Elena Moro, MD, PhD, professor of neurology at the faculty of medicine of the Grenoble Alpes University in Grenoble, France, had arrived in Canada in October 2002 from Italy. Since she was new to the staff at Toronto Western Hospital of the University Health Network (UHN), she did not attend the AAN Annual Meeting that was held in Honolulu in 2003 when SARS struck Toronto. Many neurologists had gone to Hawaii and those that remained attended a neurology business meeting where they were exposed to an infected colleague. The remaining neurologists were therefore quarantined, except for Drs. Moro and her colleague, Cheryl Jaigobin, MD, who were deemed not exposed. After two weeks neurologists who had been in Hawaii returned to relieve them, and the quarantined personnel were able to return to work.
At the UHN—which is comprised of four hospitals—she and Dr. Jaigobin cared for all the neurological inpatients and those coming to the emergency room. Their temperatures were checked every day coming into work, and they had to wear gloves and a heavy mask all day (as well as occasional googles and heavy surgical clothes). Patients already admitted to neurology wards could not be discharged and they had to stay in-house for 40 days.
"Dr. Jaigobin was always very energetic and positive, and that was what sustained me," Dr. Moro said. "Without her, I would have not been able to fulfill my duties," she added. Her presence was especially important when one of the neurologists working outside the hospital became affected by SARS and had to be admitted to ICU, she added.
Currently, in Grenoble, France, Dr. Moro said the COVID-19 pandemic has just started. "To date, we have less than 20 cases admitted at the infectious disease ward and two in intensive care, but there are many more patients affected and admitted in other regions of France."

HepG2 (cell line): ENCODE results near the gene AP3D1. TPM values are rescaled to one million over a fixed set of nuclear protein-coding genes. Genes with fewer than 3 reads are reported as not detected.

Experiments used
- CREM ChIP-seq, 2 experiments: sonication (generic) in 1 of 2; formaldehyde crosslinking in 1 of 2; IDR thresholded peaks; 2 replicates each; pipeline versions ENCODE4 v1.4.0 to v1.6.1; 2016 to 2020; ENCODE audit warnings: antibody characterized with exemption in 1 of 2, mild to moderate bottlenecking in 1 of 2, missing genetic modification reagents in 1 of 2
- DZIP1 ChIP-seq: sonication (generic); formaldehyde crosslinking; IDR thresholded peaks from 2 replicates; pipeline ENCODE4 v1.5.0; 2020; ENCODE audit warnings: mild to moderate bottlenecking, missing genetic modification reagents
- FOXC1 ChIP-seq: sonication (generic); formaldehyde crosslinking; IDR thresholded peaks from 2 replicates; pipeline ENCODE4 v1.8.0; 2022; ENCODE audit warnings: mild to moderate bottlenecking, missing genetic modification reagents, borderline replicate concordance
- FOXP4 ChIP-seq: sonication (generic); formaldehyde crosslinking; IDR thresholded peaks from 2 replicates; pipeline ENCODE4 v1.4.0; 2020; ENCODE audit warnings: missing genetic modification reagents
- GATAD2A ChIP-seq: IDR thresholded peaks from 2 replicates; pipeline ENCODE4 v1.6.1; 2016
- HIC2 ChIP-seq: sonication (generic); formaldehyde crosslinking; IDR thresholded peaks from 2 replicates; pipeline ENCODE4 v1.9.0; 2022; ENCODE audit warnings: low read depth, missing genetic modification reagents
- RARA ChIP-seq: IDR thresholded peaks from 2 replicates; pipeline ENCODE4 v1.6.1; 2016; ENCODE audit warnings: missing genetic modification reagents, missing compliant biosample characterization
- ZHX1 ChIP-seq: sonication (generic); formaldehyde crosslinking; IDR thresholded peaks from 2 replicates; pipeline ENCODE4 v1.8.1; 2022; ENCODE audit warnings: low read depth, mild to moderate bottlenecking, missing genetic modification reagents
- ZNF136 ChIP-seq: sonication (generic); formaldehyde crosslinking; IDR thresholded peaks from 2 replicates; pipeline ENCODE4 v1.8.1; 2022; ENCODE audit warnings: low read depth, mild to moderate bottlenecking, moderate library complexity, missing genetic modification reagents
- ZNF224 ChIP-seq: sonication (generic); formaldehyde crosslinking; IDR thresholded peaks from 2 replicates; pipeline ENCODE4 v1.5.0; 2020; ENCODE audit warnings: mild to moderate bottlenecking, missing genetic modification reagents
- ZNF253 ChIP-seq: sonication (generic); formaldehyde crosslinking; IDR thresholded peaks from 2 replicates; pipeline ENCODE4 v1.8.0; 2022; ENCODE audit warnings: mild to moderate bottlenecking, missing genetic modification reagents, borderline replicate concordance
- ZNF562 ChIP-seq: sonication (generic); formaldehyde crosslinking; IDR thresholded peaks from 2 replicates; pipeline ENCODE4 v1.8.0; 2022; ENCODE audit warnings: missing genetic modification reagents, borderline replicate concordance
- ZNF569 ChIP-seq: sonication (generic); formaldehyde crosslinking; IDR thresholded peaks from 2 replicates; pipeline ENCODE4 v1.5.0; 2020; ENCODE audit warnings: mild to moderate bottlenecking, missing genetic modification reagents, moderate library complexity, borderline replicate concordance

The neurologists at the Centre Hospitalier Universitaire de Grenoble have discharged most patients to make beds available to COVID-19 patients and to spare personnel so that they can be ready to take the place of the ones who will become sick; all out-patient consultations have been cancelled, including botulinum toxin injections. Only patients who need to be urgently evaluated are scheduled so that they will be quickly seen without getting in contact with other patients in the waiting areas.
The neurologists have created a process to get stroke patients directly to MRI, thrombolysis and/or thrombectomy, without going through the emergency department (in order to avoid contact with COVID patients). Special phone lines for family doctors and neurologists working outside the hospital have been set to limit admission as much as possible. Teleconsultations have been implemented. "We are adapting our way to work every day as the situation evolves," said Dr. Moro.
"Looking back at the SARS time in Toronto, I think that I did not fully realize that the situation was so dangerous, including for me," Dr. Moro reflected. "I believe that Canadian authorities and Canadian hospitals managed the situation extremely well, putting everybody coming from outside Canada immediately into quarantine, and heavily protecting the hospital staff," she said.
"Paradoxically, this lesson has been forgotten and these strict measures have not been applied in Europe and in many countries worldwide. We are trying to do our best now, but we have lost too much time and it does not work very well," she observed.
A key lesson from SARS has been the importance of our colleagues' support and help, including that of the AAN and its COVID-19 neurology resource center, which was very useful, Dr. Moro said. "We are not alone fighting this battle; we have our colleagues, teams, friends, and family who are standing beside us, encouraging and assisting us," she explained. "Here, all my colleagues have been very enthusiastic in collaborating and applying the directives from the head of the division and from the head of the hospital."
"People from my movement disorders team are ready to help and be engaged; chocolates and croissants are also given to staff, and I receive so many messages full of support, empathy, and love every day from colleagues around the world."
"All this is very moving and helps to keep our hope that everything will end soon and make us even stronger as human beings and physicians," she concluded.